While Borckman went below for the tobacco, Van Horn orated to Ishikola on the sacred solemnity of truth and promises. Next, he leaned across the barbed wire and handed down the five sticks of tobacco.
"My word," he threatened. "Somo day, Ishikola, I finish along you altogether. You no good friend stop along salt-water. You big fool stop along bush."
When Ishikola attempted protest, he shut him off with, "My word, you gammon along me too much."
Still the canoe lingered. The dandy's toe strayed privily to feel out the butts of the Sniders under the green leaves, and Ishikola was loth to depart.
"Washee-washee!" Van Horn cried with imperative suddenness.
The paddlers, without command from chief or dandy, involuntarily obeyed, and with deep, strong strokes sent the canoe into the encircling darkness. Just as quickly Van Horn changed his position on deck to the tune of a dozen yards, so that no hazarded bullet might reach him. He crouched low and listened to the wash of paddles fade away in the distance.
"All right, you fella Tambi," he ordered quietly. "Make 'm music he fella walk about."
And while "Red Wing" screeched its cheap and pretty rhythm, he reclined elbow on deck, smoked his cigar, and gathered Jerry into caressing inclosure.
As he smoked he watched the abrupt misting of the stars by a rain- squall that made to windward or to where windward might vaguely be configured. While he gauged the minutes ere he must order Tambi below with the phonograph and records, he noted the bush-girl gazing at him in dumb fear. He nodded consent with half-closed eyes and up-tilting face, clinching his consent with a wave of hand toward the companionway. She obeyed as a beaten dog, spirit-broken, might have obeyed, dragging herself to her feet, trembling afresh, and with backward glances of her perpetual terror of the big white master that she was convinced would some day eat her. In such fashion, stabbing Van Horn to the heart because of his inability to convey his kindness to her across the abyss of the ages that separated them, she slunk away to the companionway and crawled down it feet-first like some enormous, large-headed worm.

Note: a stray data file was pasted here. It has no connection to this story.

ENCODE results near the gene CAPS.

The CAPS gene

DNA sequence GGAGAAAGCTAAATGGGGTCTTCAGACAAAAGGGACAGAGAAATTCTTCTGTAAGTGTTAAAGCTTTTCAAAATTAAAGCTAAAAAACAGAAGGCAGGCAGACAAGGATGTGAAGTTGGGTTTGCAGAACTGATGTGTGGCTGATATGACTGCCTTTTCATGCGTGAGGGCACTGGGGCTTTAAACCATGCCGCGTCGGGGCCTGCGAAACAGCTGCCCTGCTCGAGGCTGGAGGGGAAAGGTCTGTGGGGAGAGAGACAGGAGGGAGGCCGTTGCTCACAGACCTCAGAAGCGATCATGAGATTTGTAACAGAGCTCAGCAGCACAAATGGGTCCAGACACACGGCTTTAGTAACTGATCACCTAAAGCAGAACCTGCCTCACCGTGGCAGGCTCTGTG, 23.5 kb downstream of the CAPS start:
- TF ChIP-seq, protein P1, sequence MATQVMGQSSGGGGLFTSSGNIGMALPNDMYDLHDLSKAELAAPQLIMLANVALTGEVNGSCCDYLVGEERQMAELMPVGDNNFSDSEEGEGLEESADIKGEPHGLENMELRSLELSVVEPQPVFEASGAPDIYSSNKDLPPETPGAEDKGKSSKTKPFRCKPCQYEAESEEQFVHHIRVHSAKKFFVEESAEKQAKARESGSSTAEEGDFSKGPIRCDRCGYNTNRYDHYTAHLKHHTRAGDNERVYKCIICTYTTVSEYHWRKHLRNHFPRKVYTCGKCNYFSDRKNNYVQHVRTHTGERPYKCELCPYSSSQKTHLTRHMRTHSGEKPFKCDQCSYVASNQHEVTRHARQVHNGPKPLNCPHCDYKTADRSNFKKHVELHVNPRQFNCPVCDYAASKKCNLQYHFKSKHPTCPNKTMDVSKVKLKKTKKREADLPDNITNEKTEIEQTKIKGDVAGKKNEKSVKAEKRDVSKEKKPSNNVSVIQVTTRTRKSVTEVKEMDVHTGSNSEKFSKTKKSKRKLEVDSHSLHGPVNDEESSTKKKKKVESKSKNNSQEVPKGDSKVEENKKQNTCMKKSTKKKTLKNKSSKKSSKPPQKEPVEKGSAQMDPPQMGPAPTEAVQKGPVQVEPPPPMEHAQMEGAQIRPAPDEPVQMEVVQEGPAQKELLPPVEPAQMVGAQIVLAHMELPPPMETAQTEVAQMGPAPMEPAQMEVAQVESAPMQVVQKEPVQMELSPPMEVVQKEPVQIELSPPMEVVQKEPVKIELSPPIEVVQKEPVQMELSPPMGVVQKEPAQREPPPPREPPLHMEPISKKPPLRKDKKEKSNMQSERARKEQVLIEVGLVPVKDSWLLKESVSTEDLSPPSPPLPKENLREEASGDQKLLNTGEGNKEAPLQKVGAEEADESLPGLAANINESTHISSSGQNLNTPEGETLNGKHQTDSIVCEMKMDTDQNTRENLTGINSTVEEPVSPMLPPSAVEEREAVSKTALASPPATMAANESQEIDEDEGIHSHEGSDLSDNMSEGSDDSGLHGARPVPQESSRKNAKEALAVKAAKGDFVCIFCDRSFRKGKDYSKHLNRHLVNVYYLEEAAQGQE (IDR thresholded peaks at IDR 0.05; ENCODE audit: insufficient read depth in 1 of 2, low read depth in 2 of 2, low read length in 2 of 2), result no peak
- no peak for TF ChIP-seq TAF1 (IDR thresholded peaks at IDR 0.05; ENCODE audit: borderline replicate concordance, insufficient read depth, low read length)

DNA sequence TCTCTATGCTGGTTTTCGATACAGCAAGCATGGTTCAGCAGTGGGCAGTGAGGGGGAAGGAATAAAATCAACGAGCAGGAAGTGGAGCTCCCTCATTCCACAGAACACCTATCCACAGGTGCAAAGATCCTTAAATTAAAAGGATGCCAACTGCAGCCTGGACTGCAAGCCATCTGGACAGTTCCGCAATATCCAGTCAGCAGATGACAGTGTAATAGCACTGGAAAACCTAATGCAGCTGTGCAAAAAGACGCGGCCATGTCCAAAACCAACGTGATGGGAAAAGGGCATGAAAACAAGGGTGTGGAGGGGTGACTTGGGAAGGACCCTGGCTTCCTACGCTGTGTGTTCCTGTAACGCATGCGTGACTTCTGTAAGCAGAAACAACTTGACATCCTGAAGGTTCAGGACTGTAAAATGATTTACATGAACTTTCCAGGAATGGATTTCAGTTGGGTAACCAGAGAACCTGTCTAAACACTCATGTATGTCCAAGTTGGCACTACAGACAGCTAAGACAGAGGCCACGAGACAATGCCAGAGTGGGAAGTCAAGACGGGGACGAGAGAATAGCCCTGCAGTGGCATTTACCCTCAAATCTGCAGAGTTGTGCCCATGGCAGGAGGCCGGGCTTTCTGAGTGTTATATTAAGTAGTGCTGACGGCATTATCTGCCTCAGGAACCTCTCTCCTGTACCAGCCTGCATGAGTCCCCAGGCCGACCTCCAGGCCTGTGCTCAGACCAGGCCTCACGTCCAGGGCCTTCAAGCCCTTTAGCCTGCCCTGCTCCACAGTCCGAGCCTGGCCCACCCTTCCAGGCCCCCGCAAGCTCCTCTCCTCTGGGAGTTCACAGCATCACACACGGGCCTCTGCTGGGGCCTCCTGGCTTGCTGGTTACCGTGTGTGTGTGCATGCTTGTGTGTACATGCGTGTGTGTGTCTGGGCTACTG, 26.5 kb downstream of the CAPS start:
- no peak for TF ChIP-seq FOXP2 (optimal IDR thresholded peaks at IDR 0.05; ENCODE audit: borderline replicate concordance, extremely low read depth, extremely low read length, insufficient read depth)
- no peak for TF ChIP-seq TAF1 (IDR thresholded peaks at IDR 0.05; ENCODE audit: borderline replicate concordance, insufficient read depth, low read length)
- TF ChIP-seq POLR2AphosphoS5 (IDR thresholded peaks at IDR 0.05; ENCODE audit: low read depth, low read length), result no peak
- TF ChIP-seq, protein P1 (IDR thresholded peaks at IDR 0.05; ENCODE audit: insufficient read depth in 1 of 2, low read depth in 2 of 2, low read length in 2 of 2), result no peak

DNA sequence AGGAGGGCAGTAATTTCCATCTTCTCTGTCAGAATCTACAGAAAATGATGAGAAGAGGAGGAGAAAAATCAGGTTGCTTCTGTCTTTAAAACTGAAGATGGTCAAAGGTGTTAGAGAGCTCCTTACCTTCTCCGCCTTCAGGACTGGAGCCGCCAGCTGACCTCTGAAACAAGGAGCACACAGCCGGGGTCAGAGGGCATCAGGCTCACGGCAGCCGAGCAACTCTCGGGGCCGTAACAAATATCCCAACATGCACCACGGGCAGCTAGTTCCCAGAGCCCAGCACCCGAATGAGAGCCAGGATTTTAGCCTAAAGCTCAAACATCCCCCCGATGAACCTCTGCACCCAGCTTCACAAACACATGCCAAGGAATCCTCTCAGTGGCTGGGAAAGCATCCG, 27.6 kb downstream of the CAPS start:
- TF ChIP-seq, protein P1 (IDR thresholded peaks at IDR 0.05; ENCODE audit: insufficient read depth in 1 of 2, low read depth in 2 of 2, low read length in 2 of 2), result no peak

After he had sent Tambi to follow her with the precious phonograph, Van Horn continued to smoke on while the sharp, needle-like spray of the rain impacted soothingly on his heated body.
Only for five minutes did the rain descend. Then, as the stars drifted back in the sky, the smell of steam seemed to stench forth from deck and mangrove swamp, and the suffocating heat wrapped all about.
Van Horn knew better, but ill health, save for fever, had never concerned him; so he did not bother for a blanket to shelter him.
"Yours the first watch," he told Borckman. "I'll have her under way in the morning, before I call you."
He tucked his head on the biceps of his right arm, with the hollow of the left snuggling Jerry in against his chest, and dozed off to sleep.
And thus adventuring, white men and indigenous black men from day to day lived life in the Solomons, bickering and trafficking, the whites striving to maintain their heads on their shoulders, the blacks striving, no less single-heartedly, to remove the whites' heads from their shoulders and at the same time to keep their own anatomies intact.
And Jerry, who knew only the world of Meringe Lagoon, learning that these new worlds of the ship Arangi and of the island of Malaita were essentially the same, regarded the perpetual game between the white and the black with some slight sort of understanding.